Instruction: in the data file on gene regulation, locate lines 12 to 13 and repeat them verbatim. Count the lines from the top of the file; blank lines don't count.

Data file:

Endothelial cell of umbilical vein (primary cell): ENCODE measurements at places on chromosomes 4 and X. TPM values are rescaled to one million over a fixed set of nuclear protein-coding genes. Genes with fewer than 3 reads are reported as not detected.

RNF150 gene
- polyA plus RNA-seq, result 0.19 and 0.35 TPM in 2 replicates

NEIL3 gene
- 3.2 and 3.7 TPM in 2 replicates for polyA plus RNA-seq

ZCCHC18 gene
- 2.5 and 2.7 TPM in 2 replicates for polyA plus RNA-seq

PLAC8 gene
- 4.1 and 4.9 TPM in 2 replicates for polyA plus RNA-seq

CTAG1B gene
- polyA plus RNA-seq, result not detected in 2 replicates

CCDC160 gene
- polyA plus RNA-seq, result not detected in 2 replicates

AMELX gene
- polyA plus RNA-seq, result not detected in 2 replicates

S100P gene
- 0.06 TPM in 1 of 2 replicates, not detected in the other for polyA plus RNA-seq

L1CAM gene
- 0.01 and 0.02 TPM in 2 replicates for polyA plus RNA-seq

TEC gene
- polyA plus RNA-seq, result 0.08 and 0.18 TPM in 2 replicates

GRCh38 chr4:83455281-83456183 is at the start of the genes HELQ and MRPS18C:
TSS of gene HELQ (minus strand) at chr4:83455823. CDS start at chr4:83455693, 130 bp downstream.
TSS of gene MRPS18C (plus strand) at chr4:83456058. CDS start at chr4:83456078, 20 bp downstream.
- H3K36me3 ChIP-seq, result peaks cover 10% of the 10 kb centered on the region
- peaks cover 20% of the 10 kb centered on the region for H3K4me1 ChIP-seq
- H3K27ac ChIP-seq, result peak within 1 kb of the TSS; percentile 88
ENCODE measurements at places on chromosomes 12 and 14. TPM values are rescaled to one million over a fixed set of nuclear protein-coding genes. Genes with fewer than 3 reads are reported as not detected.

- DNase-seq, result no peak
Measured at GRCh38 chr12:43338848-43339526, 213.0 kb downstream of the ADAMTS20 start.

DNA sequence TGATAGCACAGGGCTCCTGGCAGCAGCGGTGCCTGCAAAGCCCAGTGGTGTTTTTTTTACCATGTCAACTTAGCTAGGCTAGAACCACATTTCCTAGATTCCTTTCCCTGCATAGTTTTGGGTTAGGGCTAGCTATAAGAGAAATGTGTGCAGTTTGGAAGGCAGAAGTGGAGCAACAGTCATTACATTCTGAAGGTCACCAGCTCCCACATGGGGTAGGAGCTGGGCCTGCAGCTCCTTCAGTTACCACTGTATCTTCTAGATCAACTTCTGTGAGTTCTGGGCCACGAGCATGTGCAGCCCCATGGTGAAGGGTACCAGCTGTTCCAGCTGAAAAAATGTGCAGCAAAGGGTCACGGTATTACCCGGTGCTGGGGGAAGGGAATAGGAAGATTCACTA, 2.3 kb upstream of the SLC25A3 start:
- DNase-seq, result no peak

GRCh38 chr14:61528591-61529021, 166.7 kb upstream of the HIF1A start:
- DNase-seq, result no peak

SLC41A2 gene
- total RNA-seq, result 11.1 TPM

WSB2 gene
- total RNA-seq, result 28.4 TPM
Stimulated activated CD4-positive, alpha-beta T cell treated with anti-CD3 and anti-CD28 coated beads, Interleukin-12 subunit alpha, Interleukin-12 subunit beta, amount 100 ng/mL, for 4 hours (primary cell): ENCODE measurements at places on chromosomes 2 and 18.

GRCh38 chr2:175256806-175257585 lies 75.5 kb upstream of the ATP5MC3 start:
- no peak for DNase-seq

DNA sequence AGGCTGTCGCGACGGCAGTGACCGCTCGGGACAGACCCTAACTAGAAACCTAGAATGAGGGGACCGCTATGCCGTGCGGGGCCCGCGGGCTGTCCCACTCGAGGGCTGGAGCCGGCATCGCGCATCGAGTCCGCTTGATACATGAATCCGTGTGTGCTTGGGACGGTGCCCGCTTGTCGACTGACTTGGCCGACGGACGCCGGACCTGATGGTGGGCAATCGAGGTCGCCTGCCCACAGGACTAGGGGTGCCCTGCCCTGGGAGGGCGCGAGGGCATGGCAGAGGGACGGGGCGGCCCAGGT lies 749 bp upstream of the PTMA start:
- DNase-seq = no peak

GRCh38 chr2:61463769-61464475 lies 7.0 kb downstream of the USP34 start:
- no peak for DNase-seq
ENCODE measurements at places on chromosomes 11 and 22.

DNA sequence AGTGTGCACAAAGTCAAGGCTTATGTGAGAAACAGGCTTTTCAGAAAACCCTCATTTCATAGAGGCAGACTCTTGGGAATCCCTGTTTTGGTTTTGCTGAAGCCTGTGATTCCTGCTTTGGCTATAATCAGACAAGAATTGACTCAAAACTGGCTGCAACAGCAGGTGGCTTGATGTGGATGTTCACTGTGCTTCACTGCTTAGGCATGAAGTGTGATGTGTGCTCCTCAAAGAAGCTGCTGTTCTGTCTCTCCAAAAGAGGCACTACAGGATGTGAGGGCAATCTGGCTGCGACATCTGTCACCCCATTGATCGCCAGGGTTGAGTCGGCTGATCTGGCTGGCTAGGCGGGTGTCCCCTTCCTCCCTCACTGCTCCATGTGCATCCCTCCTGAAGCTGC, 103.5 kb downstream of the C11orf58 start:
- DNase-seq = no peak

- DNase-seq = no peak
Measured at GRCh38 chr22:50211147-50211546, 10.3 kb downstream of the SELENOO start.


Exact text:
CCDC160 gene
- polyA plus RNA-seq, result not detected in 2 replicates